# Could entropy explain dark energy? [closed]

This was 3rd beer idea, so please bear with me. What if the universe was not actually expanding but the speed of light was slowing? Wouldn't that be indistinguishable to our observations? Either way we should see an increase in the redshift the further a light source is from us?

Suppose we're in a giant extremely advanced compute cluster, and the speed of light has to do with how long it takes data to travel between compute resources on the network/bus. As more data travels across this bus (entropy increases in the universe) it takes longer to reach its destination (speed of light slows.) This seems vaguely reasonable considering fundamental limitations past and present on computers of varying types, there's always a trade off between size of data and speed of access that has it's roots in physics.

So I know it's a bit wacky, but it sounds easily falsifiable to me, simply plot entropy over time and dark energy over time and see how well they correlate (or don't most likely.)

Can anyone help me test my armchair theory? I think that would be a fun exercise. I know dark energy has been plotted over time, but what about entropy, is that possible?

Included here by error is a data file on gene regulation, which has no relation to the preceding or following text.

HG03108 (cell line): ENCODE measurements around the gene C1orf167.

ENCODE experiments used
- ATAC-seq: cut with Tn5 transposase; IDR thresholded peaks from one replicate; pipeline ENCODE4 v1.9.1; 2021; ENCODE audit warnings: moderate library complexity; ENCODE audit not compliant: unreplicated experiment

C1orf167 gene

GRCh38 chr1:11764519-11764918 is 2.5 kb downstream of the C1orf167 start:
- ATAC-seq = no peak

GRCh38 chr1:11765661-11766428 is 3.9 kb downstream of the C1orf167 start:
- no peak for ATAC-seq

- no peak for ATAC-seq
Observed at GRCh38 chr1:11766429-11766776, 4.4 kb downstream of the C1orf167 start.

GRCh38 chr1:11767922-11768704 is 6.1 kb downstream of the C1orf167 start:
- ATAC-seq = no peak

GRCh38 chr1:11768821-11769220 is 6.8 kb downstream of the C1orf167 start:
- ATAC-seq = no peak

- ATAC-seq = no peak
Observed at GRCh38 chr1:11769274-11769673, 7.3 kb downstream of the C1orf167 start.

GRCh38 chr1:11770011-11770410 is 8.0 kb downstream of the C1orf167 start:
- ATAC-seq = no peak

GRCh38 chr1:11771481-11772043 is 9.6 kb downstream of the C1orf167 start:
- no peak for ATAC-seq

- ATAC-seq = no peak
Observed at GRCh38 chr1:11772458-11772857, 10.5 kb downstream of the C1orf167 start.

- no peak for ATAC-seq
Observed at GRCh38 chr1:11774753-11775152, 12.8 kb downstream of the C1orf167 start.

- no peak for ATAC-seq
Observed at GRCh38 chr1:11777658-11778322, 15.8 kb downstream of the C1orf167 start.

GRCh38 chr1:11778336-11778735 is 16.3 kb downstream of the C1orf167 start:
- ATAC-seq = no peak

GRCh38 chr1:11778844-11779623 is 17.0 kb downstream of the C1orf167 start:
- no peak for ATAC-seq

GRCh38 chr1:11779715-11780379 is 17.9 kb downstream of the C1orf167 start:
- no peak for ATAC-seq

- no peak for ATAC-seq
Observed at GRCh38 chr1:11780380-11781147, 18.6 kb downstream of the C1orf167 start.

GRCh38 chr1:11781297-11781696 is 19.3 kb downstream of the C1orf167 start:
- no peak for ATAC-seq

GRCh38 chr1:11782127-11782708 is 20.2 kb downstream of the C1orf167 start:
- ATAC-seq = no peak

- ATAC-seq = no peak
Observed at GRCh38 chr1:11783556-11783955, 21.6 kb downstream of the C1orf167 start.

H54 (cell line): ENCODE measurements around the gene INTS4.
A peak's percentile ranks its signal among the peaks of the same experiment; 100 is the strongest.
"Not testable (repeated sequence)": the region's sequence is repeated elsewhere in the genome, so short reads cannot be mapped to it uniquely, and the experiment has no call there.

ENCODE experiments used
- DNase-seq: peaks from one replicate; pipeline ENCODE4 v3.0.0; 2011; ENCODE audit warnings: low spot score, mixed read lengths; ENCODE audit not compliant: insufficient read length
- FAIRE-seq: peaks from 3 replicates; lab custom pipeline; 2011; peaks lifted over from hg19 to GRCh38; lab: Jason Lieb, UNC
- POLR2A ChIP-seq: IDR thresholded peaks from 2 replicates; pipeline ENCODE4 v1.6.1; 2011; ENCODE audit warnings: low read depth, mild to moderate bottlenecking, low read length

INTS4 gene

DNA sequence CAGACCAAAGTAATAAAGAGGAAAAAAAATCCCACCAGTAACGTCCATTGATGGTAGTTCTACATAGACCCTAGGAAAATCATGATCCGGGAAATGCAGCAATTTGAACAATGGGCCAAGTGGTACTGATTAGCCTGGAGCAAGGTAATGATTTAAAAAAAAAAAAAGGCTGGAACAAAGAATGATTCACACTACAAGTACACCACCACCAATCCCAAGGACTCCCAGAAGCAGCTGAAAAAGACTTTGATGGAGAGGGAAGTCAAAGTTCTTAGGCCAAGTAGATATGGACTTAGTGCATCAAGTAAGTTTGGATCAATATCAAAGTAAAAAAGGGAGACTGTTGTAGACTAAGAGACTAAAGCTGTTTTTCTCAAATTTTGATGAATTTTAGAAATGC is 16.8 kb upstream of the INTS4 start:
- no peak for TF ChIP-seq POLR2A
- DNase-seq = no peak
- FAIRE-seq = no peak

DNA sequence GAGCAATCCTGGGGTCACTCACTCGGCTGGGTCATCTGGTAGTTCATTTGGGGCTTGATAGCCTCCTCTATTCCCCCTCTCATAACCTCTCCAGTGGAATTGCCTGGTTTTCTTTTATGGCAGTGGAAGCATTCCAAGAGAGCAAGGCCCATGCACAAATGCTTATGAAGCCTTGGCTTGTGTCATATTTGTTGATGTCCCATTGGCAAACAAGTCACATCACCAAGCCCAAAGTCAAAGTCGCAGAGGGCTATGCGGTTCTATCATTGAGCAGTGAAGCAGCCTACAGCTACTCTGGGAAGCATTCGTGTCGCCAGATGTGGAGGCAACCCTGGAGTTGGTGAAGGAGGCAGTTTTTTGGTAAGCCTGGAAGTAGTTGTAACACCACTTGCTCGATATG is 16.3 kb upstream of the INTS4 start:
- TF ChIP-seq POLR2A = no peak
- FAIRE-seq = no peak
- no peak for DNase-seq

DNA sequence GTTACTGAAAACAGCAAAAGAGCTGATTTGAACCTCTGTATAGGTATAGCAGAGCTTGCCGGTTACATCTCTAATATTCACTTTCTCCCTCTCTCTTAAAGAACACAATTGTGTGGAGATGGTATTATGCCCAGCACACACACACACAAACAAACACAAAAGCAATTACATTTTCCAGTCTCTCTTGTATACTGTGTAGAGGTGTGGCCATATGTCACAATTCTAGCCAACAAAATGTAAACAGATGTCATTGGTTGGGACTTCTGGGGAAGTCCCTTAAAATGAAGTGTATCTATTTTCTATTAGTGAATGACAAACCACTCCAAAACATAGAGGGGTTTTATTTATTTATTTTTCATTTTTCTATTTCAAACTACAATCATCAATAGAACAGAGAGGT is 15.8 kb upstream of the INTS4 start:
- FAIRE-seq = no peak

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## closed as off topic by dmckee♦Jun 25 '13 at 15:44

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"As more data travels across this bus it takes longer to reach its destination" I'm not too sure about this statement. Maybe this is just a quibble, but data will travel at the same speed regardless of how much there is. It just takes longer for the full data packet to be transmitted. – Ataraxia May 4 '13 at 17:08
Related: physics.stackexchange.com/q/62146/2451 , physics.stackexchange.com/q/2110/2451 and links therein. – Qmechanic May 4 '13 at 17:18
This seems related to "tired light" theories, first proposed by Zwicky nearly one-hundred years ago. Wiki tells me that these theories are on the "fringes of astrophysics", because they don't agree with experimental data. – innisfree May 4 '13 at 17:41
@ZettaSuro Well yes, excluding interference like packet collisions, it would travel at the same speed still, but my badly stated point is that it would be processed slower as the load increased. Latency of a packet can be defined as travel time + processing time at both ends. More data to process = longer processing time = larger latency. – Eloff May 4 '13 at 17:46
@innisfree well that would answer the question, if you could say why "tired light" doesn't agree with the evidence. – Eloff May 4 '13 at 17:47